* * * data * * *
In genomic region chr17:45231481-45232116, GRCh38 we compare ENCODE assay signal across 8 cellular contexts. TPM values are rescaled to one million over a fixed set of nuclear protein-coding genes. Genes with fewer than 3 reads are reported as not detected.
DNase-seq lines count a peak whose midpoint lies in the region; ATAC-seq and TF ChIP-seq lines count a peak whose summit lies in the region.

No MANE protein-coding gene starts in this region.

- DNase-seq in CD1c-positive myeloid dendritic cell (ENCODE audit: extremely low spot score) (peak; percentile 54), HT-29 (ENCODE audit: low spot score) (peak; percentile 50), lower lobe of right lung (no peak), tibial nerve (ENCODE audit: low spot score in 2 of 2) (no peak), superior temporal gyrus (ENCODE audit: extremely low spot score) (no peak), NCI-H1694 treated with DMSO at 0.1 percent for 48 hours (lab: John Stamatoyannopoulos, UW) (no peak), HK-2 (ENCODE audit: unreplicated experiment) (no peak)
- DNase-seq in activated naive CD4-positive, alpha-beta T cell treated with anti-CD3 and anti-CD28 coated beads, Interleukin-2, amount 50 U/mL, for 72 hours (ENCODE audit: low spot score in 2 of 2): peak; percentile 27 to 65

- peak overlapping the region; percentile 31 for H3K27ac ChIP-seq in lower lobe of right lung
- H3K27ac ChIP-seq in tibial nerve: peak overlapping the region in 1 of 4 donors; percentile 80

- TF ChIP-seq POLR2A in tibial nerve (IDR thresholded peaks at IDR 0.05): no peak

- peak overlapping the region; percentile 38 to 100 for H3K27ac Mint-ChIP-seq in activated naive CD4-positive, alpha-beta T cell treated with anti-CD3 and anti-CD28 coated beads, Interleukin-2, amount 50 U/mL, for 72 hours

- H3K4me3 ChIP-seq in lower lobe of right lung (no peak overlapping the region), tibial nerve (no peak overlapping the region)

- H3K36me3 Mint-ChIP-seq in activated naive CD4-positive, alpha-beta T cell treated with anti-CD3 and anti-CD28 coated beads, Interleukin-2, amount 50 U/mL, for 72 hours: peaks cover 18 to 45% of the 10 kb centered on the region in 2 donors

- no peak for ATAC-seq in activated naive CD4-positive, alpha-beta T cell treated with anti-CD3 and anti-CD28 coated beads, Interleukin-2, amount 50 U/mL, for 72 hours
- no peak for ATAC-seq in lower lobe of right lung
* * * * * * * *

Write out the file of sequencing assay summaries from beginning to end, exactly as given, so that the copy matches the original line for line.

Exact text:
In genomic region chr17:45231481-45232116, GRCh38 we compare ENCODE assay signal across 8 cellular contexts. TPM values are rescaled to one million over a fixed set of nuclear protein-coding genes. Genes with fewer than 3 reads are reported as not detected.
DNase-seq lines count a peak whose midpoint lies in the region; ATAC-seq and TF ChIP-seq lines count a peak whose summit lies in the region.

No MANE protein-coding gene starts in this region.

- DNase-seq in CD1c-positive myeloid dendritic cell (ENCODE audit: extremely low spot score) (peak; percentile 54), HT-29 (ENCODE audit: low spot score) (peak; percentile 50), lower lobe of right lung (no peak), tibial nerve (ENCODE audit: low spot score in 2 of 2) (no peak), superior temporal gyrus (ENCODE audit: extremely low spot score) (no peak), NCI-H1694 treated with DMSO at 0.1 percent for 48 hours (lab: John Stamatoyannopoulos, UW) (no peak), HK-2 (ENCODE audit: unreplicated experiment) (no peak)
- DNase-seq in activated naive CD4-positive, alpha-beta T cell treated with anti-CD3 and anti-CD28 coated beads, Interleukin-2, amount 50 U/mL, for 72 hours (ENCODE audit: low spot score in 2 of 2): peak; percentile 27 to 65

- peak overlapping the region; percentile 31 for H3K27ac ChIP-seq in lower lobe of right lung
- H3K27ac ChIP-seq in tibial nerve: peak overlapping the region in 1 of 4 donors; percentile 80

- TF ChIP-seq POLR2A in tibial nerve (IDR thresholded peaks at IDR 0.05): no peak

- peak overlapping the region; percentile 38 to 100 for H3K27ac Mint-ChIP-seq in activated naive CD4-positive, alpha-beta T cell treated with anti-CD3 and anti-CD28 coated beads, Interleukin-2, amount 50 U/mL, for 72 hours

- H3K4me3 ChIP-seq in lower lobe of right lung (no peak overlapping the region), tibial nerve (no peak overlapping the region)

- H3K36me3 Mint-ChIP-seq in activated naive CD4-positive, alpha-beta T cell treated with anti-CD3 and anti-CD28 coated beads, Interleukin-2, amount 50 U/mL, for 72 hours: peaks cover 18 to 45% of the 10 kb centered on the region in 2 donors

- no peak for ATAC-seq in activated naive CD4-positive, alpha-beta T cell treated with anti-CD3 and anti-CD28 coated beads, Interleukin-2, amount 50 U/mL, for 72 hours
- no peak for ATAC-seq in lower lobe of right lung